Often criticized by style publications, gossip columns and even this illustrious website (“10 Signs He’s a High Maintenance Boyfriend“, May 2011), the High Maintenance Man has been ridiculed and lampooned for his unflinching devotion to dressing well and the great lengths he will go to achieve his desired look. He has been branded vain, selfish, superficial — and god forbid, feminine.

However, The High Maintenance Man has been deeply misunderstood and mischaracterized and it’s time to set the record straight.

So who is The High Maintenance Man? Let’s start with who he isn’t.

The High Maintenance Man is not the Metrosexual, Retrosexual, Eurosexual or any of their kind. He is not the man who squats to pee, frosts the tips of his coiffed hair, or achieves a tan by spraying it on himself. He is not American Psycho, a Commonwealth prince or Brüno.

The High Maintenance Man is the man who takes his time to dress and groom, and generally maintains a high standard in his own appearance and conduct. A cursory glance at the history of American menswear will reveal that the High Maintenance Man is not a recent novelty. He is the same man from the twenties, the forties, the sixties. He is Fred Astaire, Cary Grant, Kanye West, Don Draper. The High Maintenance Man has been an athlete, a blue-collar bloke, a hunter; you just wouldn’t know it to see him wearing his three-piece suit to dinner.

The High Maintenance Man understands the significance of what he wears. He knows that a shorter jacket will visually lengthen a short man; that bright colors will wash out a fair complexion; that sport socks should only be worn when playing sports; that tailoring is essential for most outfits; and that women aren’t impressed by ironic t-shirts — not even in an ironic way.

The High Maintenance Man appreciates that dressing well and wearing clothes that flatter is a great source of confidence, and that confidence is the main ingredient for success.

He will often wear a pocket square — not for any practical reason — but rather because that is the original and sole purpose of the left breast pocket on a jacket (look it up.)

He might, on occasion, wear a bowtie; though always self-tied, and never with comic intent.

While the High Maintenance Man may, from time to time indulge in a manicure, he would never refer to that ritual as a “mani” and certainly not in the same breath as “pedi.”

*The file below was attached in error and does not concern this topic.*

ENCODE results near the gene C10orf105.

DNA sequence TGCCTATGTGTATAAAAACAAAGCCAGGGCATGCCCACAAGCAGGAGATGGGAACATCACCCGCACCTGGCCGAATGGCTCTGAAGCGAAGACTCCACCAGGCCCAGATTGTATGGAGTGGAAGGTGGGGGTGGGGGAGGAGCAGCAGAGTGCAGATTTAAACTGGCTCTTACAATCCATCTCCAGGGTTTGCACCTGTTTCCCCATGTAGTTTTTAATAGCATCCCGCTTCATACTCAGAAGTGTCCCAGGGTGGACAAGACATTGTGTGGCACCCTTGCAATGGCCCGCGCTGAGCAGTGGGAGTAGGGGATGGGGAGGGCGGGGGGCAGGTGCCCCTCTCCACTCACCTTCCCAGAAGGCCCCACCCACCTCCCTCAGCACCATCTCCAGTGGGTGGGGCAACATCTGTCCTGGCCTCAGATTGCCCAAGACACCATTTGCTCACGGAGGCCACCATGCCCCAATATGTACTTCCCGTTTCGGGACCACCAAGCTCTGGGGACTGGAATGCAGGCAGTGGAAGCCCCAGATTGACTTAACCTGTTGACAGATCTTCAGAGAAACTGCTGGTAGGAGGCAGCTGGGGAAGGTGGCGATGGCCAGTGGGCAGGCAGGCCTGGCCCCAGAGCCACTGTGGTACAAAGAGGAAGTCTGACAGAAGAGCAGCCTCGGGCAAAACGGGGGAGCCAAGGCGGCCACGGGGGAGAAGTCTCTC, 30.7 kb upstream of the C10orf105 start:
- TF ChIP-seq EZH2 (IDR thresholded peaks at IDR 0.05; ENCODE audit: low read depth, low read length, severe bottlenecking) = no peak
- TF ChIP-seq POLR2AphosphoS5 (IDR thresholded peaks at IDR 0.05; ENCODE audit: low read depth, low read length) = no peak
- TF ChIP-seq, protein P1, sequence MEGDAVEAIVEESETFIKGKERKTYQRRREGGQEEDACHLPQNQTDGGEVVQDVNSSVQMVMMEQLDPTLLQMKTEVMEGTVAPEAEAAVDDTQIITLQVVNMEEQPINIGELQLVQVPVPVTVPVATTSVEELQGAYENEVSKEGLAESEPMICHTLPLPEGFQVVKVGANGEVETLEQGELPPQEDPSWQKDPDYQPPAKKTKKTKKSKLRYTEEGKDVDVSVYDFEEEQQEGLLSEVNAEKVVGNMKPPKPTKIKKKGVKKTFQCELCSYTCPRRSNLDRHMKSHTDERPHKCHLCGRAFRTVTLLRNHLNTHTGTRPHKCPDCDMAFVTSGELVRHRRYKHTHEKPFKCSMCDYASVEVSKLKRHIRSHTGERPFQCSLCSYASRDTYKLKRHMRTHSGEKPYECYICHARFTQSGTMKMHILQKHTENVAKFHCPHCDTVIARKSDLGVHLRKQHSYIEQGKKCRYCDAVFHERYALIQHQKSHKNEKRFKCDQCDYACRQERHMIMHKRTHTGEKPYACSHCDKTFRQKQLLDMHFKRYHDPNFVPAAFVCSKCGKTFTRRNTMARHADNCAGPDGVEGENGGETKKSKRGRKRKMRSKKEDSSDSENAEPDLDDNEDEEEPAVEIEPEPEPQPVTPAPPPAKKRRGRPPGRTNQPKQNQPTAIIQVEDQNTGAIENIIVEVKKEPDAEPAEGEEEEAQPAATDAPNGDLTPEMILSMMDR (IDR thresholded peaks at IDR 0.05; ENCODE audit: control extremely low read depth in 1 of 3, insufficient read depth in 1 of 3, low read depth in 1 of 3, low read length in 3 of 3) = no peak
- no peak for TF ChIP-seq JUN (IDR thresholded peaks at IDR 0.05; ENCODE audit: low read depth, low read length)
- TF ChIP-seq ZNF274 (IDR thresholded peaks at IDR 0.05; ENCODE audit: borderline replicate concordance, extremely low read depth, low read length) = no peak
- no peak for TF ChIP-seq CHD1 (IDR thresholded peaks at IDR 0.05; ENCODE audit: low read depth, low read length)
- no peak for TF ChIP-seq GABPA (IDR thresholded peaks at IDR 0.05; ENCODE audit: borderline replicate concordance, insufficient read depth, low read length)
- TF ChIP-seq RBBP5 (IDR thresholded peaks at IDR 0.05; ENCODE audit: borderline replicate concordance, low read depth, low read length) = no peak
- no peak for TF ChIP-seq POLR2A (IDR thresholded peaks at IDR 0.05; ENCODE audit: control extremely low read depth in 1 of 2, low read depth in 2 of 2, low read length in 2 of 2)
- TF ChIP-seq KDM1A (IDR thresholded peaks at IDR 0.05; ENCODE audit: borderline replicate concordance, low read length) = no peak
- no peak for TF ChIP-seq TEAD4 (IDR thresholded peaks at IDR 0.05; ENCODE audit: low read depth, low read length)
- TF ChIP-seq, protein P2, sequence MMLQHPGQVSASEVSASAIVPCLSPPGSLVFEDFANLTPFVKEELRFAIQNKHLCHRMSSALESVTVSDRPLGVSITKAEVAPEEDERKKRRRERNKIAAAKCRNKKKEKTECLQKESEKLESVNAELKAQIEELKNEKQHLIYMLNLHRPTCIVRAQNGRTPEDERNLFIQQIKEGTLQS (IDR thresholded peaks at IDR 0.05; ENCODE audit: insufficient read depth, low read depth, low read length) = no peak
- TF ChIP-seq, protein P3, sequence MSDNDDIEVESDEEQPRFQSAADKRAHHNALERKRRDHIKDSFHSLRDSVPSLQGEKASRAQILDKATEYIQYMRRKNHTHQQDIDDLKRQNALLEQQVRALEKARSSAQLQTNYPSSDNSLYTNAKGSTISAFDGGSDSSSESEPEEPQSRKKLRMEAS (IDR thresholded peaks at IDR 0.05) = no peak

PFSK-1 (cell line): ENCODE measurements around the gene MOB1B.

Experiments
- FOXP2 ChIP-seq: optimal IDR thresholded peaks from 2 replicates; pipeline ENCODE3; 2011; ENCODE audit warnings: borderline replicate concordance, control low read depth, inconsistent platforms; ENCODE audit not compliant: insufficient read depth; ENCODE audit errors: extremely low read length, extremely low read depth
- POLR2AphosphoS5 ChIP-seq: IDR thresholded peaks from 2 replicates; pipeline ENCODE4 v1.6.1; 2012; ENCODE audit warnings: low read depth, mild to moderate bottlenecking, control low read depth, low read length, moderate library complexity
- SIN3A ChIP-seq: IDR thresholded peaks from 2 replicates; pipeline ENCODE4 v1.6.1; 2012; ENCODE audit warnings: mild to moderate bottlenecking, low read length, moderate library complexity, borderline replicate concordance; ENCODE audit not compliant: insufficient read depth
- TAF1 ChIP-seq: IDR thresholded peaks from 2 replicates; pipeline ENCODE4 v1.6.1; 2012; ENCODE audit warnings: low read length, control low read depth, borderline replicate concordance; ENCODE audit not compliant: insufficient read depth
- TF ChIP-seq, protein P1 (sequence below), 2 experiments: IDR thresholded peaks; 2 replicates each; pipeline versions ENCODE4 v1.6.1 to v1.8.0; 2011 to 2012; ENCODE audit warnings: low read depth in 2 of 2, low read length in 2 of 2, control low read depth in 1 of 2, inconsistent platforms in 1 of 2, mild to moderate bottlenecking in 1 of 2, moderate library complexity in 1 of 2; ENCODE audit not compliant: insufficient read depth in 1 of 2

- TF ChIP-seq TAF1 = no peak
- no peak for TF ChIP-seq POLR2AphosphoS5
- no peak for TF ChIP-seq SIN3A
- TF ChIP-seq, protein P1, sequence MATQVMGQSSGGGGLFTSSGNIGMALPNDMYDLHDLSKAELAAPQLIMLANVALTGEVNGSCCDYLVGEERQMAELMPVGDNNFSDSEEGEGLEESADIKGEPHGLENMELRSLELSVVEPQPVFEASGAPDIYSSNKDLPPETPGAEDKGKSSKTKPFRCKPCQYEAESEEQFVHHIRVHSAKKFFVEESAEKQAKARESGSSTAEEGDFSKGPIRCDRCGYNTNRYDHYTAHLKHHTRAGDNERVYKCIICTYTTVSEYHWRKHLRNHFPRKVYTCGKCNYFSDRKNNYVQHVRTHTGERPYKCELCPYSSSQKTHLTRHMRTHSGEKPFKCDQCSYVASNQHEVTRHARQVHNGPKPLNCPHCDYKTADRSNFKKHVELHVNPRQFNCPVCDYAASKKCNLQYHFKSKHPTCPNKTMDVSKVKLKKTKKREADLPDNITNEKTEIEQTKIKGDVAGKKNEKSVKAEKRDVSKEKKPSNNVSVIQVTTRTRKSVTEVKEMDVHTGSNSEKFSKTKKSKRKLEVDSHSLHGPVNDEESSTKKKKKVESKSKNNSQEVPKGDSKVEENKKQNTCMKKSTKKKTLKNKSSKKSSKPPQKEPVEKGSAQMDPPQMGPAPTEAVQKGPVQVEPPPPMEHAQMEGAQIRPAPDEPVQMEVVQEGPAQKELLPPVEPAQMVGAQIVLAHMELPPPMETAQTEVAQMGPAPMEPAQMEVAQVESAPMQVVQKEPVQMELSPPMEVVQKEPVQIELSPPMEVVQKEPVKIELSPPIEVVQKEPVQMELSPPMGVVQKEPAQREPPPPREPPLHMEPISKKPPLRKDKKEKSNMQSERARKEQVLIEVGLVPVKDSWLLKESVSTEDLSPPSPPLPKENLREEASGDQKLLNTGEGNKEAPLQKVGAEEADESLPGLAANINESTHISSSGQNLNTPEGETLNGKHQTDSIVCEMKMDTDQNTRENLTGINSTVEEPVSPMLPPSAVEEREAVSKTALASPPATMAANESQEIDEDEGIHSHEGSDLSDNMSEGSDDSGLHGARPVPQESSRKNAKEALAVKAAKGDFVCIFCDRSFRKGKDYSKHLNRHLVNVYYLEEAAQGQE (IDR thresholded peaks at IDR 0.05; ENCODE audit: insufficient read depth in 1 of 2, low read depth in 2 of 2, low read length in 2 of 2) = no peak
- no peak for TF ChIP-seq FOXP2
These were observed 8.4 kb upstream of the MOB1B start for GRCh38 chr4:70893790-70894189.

The High Maintenance Man can sometimes take excessively long to dress for a special occasion. While he would never wear this distinction as a badge of honor, he realizes that this can be the price to pay for making the best possible wardrobe choices. Women have known about this payoff for centuries.

Above all, the High Maintenance Man understands that dressing well and behaving well are signs of respect to others. To be the best-dressed gentleman at a party is not an act of braggery or bravado — it is a show of respect to one’s host or to a significant other. To restore a sense of formality and occasion is a gesture of courtesy, admiration and even love to those whose company the High Maintenance Man shares.

America is a casual nation, there is no doubt. It can be argued that this is one of her great achievements; that she abandoned classist European ideals and elitist fashion in lieu of a truly equal society, one where all her citizens are free to dress as they please — even if that means wearing track pants and bedazzled t-shirts to the grocery store.

Yet we’ve witnessed a startling and precipitous decline in the formality of men’s style over the past forty years. America is generally considered the worst-dressed western nation, and American male tourists have earned a notoriety in foreign countries for their schlubby fashion choices while traveling abroad. Along with this decline in formality, a troubling, homegrown reverse discrimination has emerged in recent years against men who strive to dress well.

Fortunately, the High Maintenance Man is also a dreamer, and he will never relinquish hope that one day we will return to a time when men cared about the way they looked and behaved. And if that happens to involve fewer men wearing their pajamas to the bank, that wouldn’t be the worst thing in the world.